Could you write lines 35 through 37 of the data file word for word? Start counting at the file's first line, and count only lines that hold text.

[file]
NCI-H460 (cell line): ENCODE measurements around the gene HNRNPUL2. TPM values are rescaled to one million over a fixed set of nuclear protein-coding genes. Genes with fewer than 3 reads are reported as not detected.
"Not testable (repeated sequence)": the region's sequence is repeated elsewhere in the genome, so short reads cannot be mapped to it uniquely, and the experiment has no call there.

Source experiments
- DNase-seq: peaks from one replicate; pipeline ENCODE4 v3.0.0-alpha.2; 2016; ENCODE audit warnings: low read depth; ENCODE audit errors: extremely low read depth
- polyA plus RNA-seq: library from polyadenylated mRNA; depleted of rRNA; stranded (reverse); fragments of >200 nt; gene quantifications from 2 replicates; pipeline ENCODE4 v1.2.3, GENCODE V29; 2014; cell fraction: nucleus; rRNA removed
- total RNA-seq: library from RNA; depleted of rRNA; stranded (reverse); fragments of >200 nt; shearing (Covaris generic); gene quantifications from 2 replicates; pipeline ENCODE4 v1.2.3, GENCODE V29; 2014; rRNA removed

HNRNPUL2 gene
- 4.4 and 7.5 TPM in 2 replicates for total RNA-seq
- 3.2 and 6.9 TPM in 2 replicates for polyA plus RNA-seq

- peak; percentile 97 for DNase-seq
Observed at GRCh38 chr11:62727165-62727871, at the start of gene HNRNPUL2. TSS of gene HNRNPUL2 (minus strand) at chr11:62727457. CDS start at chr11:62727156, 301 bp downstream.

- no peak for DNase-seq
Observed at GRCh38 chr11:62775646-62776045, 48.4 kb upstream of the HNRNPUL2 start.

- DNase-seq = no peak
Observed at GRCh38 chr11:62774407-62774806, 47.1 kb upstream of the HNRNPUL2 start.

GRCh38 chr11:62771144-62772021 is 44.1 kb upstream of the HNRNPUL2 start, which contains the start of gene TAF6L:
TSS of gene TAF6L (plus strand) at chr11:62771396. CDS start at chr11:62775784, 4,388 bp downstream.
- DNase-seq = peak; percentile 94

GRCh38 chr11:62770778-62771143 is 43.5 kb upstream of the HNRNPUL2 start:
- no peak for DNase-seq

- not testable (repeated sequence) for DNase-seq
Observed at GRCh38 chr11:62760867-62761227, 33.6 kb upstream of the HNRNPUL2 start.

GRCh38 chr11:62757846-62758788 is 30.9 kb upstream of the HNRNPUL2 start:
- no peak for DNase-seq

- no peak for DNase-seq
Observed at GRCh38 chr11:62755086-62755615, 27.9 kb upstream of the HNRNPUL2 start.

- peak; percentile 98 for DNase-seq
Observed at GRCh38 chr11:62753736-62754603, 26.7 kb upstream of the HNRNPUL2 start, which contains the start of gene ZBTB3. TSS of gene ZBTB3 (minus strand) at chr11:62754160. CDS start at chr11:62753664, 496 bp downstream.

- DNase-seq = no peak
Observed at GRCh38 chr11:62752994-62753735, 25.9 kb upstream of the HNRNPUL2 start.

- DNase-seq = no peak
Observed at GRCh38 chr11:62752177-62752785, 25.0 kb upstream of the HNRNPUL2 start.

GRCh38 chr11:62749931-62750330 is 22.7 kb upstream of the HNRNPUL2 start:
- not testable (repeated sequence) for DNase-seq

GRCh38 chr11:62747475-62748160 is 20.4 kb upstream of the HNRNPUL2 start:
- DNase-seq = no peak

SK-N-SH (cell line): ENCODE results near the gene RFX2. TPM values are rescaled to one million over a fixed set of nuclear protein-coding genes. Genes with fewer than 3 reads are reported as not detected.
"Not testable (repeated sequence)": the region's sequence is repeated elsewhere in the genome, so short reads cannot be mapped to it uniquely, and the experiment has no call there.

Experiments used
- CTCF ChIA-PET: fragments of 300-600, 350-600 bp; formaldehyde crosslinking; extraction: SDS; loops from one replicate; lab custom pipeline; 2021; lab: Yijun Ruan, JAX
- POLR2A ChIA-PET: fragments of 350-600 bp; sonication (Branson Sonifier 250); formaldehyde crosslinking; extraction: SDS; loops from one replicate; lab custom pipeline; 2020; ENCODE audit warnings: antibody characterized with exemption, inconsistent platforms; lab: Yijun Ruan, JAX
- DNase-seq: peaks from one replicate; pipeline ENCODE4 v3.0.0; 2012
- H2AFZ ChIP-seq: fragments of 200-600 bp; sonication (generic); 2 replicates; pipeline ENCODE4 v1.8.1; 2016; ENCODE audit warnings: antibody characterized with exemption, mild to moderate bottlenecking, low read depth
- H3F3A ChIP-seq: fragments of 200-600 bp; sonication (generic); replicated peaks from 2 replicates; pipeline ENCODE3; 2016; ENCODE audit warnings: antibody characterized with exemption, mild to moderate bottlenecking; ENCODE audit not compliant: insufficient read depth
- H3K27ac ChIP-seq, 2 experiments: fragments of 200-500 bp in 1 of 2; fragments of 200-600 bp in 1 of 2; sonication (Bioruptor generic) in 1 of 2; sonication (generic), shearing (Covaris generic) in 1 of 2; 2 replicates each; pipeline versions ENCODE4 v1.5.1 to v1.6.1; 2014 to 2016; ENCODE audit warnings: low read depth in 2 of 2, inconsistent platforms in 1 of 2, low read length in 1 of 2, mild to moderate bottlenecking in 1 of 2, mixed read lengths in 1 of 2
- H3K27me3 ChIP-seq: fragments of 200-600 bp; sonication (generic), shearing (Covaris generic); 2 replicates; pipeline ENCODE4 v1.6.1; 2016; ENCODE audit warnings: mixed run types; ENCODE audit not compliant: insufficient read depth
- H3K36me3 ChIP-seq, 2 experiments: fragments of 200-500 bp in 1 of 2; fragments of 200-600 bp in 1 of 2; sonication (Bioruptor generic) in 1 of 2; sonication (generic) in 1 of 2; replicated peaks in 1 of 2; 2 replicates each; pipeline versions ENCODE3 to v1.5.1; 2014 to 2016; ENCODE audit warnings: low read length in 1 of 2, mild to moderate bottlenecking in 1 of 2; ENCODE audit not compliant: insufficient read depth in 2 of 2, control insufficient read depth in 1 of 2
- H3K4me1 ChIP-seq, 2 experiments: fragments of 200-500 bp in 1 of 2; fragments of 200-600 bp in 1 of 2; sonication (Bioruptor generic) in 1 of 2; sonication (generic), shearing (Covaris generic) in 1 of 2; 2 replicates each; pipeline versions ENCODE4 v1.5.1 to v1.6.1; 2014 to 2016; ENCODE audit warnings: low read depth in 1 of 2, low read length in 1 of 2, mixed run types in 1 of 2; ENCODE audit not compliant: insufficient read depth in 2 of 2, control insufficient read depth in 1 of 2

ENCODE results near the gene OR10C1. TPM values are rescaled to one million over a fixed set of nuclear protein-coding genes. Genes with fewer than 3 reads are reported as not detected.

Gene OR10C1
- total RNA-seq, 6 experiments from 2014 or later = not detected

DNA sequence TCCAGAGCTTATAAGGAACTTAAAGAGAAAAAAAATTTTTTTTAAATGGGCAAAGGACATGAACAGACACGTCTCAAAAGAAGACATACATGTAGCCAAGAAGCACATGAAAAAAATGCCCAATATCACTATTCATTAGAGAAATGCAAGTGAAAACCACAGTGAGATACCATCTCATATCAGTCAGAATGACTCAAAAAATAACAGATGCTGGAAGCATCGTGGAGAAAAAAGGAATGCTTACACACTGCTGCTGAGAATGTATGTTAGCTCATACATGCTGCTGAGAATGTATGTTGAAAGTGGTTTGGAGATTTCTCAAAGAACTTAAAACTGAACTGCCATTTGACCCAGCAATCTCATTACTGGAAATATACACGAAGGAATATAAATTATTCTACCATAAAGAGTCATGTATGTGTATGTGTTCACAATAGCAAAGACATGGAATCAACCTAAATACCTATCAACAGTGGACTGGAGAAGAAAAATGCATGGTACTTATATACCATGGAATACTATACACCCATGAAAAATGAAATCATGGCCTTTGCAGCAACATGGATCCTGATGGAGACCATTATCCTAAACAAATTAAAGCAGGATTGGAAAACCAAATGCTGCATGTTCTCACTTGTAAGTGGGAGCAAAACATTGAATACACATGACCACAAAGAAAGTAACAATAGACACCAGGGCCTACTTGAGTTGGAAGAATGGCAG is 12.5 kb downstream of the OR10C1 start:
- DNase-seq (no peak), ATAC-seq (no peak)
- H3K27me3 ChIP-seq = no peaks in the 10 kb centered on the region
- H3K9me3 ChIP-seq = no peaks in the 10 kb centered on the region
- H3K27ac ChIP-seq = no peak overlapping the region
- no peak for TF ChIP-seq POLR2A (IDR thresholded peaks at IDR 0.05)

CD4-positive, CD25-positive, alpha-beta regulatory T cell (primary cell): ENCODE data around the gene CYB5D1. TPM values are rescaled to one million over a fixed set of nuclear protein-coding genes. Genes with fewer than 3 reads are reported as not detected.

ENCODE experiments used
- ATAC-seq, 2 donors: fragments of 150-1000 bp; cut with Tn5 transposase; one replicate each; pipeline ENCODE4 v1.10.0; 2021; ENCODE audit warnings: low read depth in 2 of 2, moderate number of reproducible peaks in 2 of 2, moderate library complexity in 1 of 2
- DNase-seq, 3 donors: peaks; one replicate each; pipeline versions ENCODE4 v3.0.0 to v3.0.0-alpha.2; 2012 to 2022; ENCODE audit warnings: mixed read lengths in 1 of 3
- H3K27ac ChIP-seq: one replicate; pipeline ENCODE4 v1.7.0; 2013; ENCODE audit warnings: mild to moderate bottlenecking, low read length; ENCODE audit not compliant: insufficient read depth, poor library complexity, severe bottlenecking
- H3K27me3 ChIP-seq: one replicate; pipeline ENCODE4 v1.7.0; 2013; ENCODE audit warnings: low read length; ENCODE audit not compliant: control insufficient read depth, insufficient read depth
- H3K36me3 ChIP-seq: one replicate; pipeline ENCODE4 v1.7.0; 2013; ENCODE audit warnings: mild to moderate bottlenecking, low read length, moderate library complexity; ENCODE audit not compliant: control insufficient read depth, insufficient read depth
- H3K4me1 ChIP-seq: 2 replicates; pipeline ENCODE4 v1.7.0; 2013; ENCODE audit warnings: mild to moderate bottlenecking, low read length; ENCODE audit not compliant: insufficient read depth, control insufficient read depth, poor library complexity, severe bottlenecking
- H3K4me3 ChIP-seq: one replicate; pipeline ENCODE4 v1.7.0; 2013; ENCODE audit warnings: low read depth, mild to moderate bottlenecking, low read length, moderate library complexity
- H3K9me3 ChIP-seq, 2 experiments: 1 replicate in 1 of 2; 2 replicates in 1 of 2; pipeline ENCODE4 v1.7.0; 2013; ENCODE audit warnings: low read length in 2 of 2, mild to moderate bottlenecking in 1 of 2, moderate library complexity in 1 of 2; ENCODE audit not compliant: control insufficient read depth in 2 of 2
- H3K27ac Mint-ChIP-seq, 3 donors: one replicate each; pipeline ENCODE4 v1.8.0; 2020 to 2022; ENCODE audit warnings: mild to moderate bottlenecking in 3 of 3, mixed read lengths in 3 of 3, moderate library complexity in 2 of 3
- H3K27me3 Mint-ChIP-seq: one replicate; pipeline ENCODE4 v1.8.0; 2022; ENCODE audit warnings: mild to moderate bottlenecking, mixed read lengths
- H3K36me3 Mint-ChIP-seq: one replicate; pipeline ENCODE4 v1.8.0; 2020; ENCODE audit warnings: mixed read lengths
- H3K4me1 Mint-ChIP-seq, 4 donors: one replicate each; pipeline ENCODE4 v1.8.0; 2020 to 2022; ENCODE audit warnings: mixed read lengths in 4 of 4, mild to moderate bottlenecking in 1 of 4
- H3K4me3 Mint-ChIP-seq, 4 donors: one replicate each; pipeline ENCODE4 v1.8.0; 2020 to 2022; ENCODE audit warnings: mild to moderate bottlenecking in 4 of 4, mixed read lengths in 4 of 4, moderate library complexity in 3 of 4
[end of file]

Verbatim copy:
GRCh38 chr11:62747475-62748160 is 20.4 kb upstream of the HNRNPUL2 start:
- DNase-seq = no peak

SK-N-SH (cell line): ENCODE results near the gene RFX2. TPM values are rescaled to one million over a fixed set of nuclear protein-coding genes. Genes with fewer than 3 reads are reported as not detected.